One of the only times I saw Tristan sitting down.

Tristan is one of the linchpins of the shop. He manages logistics and operations and serves as the shop and service manager. Part of that is managing the schedule (of an 11+ bay shop that can accommodate around 20 simultaneous builds) and working as a liaison with customers.

He came to Hammer from the roughneck world, working pipelines. He’d been working for a local construction shop as a fabricator, and Lance hired him to work in the fabrication bay. He worked in fab for a year before moving into his existing role.

If Lance and Bud run the “40,000-foot view”, Tristan handles the “500-foot view” and helps remove roadblocks for the technicians.


Brett is the resident “tech geek,”–which is the role I fall into more often than not at places I work. He is more involved on the performance side and is the person that helped set up the Tazer we installed on the Power Wagon. Brett is more involved on the performance side, dealing with tuning and tech applications. He also fills roles managing the books (accounting) and IT.

This is arguably one of the more important roles of a mechanic shop. I’ve seen many examples in the automotive and firearms worlds where you have excellent technicians that fall short in the bookkeeping side of the business.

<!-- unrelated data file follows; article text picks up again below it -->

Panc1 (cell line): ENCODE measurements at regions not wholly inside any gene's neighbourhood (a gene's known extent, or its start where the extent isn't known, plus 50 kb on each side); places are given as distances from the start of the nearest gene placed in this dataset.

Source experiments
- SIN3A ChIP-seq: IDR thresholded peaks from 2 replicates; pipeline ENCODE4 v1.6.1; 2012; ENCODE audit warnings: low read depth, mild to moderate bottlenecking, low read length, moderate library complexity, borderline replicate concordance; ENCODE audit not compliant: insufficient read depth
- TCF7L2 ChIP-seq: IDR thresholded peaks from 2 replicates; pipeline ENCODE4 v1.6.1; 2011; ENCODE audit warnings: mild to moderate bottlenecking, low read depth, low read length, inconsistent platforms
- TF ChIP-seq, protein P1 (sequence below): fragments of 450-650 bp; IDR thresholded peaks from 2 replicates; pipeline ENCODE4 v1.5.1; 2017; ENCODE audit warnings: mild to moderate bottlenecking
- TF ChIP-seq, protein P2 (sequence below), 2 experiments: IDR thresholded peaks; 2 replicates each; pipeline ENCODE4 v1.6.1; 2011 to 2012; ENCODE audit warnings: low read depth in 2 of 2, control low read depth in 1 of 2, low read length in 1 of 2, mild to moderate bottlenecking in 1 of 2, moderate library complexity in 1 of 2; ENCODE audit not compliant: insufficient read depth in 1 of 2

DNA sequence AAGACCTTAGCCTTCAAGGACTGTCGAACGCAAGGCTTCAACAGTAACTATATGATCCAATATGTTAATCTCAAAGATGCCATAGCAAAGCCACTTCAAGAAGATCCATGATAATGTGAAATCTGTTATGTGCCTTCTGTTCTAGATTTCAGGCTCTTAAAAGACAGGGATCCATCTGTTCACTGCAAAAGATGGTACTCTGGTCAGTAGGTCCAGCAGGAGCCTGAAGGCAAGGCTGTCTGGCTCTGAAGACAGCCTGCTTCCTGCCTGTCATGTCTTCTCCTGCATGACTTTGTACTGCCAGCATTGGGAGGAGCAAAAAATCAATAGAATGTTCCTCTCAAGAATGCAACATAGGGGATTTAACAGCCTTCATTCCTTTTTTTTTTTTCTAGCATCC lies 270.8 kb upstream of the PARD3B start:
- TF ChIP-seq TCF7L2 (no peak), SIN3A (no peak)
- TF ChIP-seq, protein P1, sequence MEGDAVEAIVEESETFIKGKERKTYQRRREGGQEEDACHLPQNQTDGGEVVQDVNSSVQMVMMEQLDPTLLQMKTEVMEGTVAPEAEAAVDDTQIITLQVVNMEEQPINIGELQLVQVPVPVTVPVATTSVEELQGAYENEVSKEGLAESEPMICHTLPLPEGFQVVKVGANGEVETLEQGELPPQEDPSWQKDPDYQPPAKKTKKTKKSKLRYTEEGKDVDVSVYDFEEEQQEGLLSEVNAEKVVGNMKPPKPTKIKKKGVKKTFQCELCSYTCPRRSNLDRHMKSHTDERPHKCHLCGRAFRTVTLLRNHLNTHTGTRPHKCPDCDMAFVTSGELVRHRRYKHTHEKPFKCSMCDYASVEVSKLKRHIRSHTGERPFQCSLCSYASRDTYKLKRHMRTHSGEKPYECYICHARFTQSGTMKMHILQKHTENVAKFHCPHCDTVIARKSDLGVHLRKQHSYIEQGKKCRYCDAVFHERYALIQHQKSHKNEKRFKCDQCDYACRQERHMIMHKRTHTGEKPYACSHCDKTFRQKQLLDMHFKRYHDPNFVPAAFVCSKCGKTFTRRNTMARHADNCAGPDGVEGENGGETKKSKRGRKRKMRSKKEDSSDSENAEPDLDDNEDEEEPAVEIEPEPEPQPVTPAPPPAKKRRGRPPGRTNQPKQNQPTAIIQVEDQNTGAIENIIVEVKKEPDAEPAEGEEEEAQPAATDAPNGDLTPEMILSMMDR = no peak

Tyson is carrying around one of their new prototype organizational panels (intentionally obscured angle until it is released).

Tyson is primarily sales and runs the webshop Hammer Built (founded in 2021) along with Lance. He does a lot of networking/schmoozing and helps with product idea development. Tyson is also the Raptor “specialist” and focuses on more desert racing applications.


Any professional shop needs someone as the front line of defense. Hammer’s is Dominique. She manages intake and front-of-shop sales and handles the phones (from status communications to relaying messages to the correct party).


Santos, one of the techs working on my build, holding up the mount that Bud fabricated in real-time for my under-hood air compressor.

Shop organization

One of the things that differentiates a good shop from one less professional is its organization and cleanliness. Shops that are dirty, or cluttered, should be warning sign.

The shop’s mechanics may be talented, but if there are old dirty parts, empty packaging, or fluids and grime built up in the work area, that should indicate a lack of attention to detail. It is easy to lose small parts or create a dangerous/hazardous situation when you let things go.

Hammer Performance’s shop is anything but disorganized and dirty. While in the shop, I saw the work floors being swept and mopped daily. Boxes were broken down after parts were inventoried and accounted for. Vehicles in the shop for build-out or service had an area (outside the direct work area) with individual tables set up for each system being worked on. Tool boxes were clean and organized. It is clear that someone was in charge of enforcing a standard in the shop.